term limits, or a more careful examination of character on the part of the
American public, or both?

Rick: I am not a fan of term limits. But, power does funny things to certain people. I remember meeting Randy “Duke” Cunningham
when he first went to Washington. He was a different guy when he checked into
the Federal pen on a corruption conviction.

Would more ethics laws have made what Governor Rod Blagojevich did more unethical?

I think not. We have
plenty of ethics laws. We need more
ethical people.

All Right Magazine: On a related topic, aside from the
suspenseful plot, many readers will notice the clever and astute political
undertones. One of which is a smattering
of references to blown opportunity for the GOP since 1994. There are shots taken at Larry Craig and Jack
Abramoff. What were the worst failures
of this period?

Rick: I am less concerned about the failures of
public figures than I am about the failures of public policy.

I think that we missed several great opportunities. I always use education as my example. Reagan said that as conservatives we should
abolish the Department of Education.
Goldwater pointed out there is no constitutional authority for it. States are better equipped to deal with the
issue. Yet, George Bush’s first big
policy victory was “No Child Left behind.”

We went from “abolish the Federal department and give it
back to the states” to “conservatives can run the education bureaucracy better
than the liberals.”

I think that started the Bush Administration on the wrong

All Right Magazine: Were there any lasting successes?

Freedom in Eastern Europe.

The fall of the Berlin Wall was the greatest accomplishment
of our lifetime. It was a direct result
of the political philosophy of the old Goldwater conservatives as implemented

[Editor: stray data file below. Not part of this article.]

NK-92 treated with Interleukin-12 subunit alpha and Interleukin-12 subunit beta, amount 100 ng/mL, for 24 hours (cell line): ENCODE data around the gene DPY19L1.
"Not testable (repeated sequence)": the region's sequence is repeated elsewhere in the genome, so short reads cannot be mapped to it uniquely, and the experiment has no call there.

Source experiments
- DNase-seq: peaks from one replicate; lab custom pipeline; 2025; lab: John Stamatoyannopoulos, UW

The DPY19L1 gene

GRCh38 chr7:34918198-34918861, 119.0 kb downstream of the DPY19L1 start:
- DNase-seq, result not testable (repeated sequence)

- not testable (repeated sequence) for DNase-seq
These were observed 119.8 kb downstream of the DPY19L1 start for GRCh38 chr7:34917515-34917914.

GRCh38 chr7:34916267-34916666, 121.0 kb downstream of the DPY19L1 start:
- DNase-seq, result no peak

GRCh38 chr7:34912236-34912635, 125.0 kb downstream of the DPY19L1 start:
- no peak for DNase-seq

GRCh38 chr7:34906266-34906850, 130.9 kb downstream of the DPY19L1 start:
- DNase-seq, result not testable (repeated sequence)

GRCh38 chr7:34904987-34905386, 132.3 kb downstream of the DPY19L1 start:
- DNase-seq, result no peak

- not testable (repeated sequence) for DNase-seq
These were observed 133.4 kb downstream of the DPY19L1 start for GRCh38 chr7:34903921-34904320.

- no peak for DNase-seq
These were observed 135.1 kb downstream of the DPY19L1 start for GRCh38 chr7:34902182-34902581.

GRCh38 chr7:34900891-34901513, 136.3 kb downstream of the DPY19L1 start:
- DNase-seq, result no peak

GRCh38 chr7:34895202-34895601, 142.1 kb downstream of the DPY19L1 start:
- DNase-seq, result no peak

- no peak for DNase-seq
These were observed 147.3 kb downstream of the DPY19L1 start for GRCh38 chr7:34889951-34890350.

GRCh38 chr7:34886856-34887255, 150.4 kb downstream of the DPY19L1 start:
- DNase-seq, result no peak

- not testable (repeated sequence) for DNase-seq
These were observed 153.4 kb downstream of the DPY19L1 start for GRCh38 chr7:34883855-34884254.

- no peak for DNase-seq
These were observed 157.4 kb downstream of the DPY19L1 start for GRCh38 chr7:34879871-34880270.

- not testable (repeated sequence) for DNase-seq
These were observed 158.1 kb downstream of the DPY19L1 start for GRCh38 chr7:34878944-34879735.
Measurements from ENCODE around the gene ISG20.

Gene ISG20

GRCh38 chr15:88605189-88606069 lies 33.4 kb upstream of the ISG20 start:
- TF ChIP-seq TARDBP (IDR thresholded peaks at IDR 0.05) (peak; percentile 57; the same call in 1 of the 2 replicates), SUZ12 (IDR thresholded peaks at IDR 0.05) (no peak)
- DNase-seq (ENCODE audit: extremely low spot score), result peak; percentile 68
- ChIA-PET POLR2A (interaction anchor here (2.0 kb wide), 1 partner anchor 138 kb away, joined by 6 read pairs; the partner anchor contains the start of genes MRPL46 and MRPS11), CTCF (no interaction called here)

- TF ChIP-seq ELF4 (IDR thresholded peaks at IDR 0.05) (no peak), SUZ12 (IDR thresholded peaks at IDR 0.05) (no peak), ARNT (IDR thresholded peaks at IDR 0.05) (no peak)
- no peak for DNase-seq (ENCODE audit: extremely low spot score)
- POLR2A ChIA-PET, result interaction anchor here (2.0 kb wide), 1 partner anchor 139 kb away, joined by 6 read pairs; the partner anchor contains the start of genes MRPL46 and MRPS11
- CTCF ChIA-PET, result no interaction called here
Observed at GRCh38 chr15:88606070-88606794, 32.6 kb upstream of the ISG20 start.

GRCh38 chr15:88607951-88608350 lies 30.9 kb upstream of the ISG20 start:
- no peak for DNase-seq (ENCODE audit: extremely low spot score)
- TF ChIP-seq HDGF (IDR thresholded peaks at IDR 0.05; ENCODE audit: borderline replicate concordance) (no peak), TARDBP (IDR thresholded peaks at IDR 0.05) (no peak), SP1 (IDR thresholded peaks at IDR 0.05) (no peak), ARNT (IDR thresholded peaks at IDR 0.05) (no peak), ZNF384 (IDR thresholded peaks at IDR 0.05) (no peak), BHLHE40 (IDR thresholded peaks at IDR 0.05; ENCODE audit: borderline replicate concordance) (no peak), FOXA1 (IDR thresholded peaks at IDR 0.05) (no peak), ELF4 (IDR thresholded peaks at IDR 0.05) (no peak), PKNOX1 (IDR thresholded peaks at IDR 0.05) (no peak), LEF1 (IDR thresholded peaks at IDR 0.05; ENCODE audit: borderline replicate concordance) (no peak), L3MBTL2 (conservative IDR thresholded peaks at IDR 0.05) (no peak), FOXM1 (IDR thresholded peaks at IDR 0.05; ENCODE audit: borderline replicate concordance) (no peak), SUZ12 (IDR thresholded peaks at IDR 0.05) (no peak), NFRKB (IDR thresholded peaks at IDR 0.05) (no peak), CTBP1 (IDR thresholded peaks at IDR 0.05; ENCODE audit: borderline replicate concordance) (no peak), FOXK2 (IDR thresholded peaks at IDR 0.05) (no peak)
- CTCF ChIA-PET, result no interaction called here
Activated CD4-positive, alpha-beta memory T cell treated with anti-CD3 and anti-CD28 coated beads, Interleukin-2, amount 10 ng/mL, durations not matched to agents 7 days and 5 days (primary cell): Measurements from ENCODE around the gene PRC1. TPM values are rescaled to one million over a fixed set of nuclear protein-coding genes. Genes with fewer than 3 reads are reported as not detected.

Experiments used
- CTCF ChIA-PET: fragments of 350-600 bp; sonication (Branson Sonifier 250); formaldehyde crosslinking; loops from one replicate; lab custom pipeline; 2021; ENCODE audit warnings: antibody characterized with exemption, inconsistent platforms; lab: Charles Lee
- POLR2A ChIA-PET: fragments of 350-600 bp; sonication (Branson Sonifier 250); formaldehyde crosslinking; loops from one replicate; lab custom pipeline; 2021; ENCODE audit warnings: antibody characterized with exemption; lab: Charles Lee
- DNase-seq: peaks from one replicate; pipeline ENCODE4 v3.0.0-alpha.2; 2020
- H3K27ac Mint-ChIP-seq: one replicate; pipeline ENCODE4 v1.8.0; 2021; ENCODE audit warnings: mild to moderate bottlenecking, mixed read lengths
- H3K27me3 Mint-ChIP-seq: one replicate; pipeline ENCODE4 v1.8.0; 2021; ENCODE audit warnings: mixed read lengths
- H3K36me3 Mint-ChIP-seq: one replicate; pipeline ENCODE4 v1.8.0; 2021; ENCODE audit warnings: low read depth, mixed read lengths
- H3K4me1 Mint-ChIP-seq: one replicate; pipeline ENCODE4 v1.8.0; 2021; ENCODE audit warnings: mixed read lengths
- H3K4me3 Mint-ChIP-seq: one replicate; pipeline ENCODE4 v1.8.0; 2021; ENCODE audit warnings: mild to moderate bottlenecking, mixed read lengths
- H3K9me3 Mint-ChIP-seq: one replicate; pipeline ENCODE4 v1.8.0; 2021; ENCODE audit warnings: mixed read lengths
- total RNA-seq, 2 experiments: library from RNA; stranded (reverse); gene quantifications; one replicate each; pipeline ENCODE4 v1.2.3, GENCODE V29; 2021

by President Reagan.

All Right Magazine: The tale of Ann Thompson, the Congressman’s
wife, reminds me of Kitty Dukakis. Was
she a model for that part of the plot?
Is there too much emphasis on the spouse and the family in the public

Rick: I didn’t think of Mrs. Dukakis when writing
the passage, but usually the spouse of the candidate feels the pressure of the
public spotlight more than the candidate.
It’s a helluva ride for the spouse.
The trials and tribulations of Ann Thompson could be a series in and of

All Right Magazine: At one point, Sniper Bid concedes that
the New Dealers had it right when it came to the construction of Kentucky
Lake, which in the 1930s was
heralded as the world’s largest manmade lake.
Do you feel that this agrees with Adam Smith’s assertion that some
public works fall under the proper role of government, or is it merely an exception
to the rule of Big Government?

Rick: (Laughs.) No big overriding policy statement
here. I just love Kentucky
Lake. I’m willing to give in to Adam Smith if it
means I can catch a big ole crappie every not and then.

All Right Magazine: Interlaced throughout your plots are great
political tales from Congresses long ago.
Have you ever considered writing a non-fiction book about the history of
the inner workings of the Capitol?

Rick: To paraphrase Warren Zevon, writers don’t
have a place in their brain for fiction and non-fiction. I like writing fiction where I can throw real
stories into the plot. And sometimes the
legend is more interesting than the facts.
If I were writing non-fiction, I’d have to let those messy facts get in
the way.

I am writing a weekly column these days for where I get to be a little more opinionated. I’m their token conservative, giving red
thoughts in a blue region.

All Right Magazine: Already a trilogy is in the works. Can you give readers a little taste of what
to expect in your next work Manifest Destiny?

Political fiction readers are big on reoccurring characters,
so all of mine continue into another novel entitled Manifest Destiny. In this book political consultant Michael
Griffith is running a campaign in a foreign country when The Mace is stolen
from the House Floor. It’s going to be
fun writing, because I’m going to contrast foreign and U.S.

There will be a chapter where I get to contrast a foreign
rally with Fancy Farm.

All Right Magazine: Finally, where can people pick up a copy of Sniper
, or its prequel The Maximum Contribution?

Rick: Courtesy of the All Right Magazine Shameless
Plug Department, Sniper Bid and The Maximum
are available at your local book store or can be picked up
on line at www.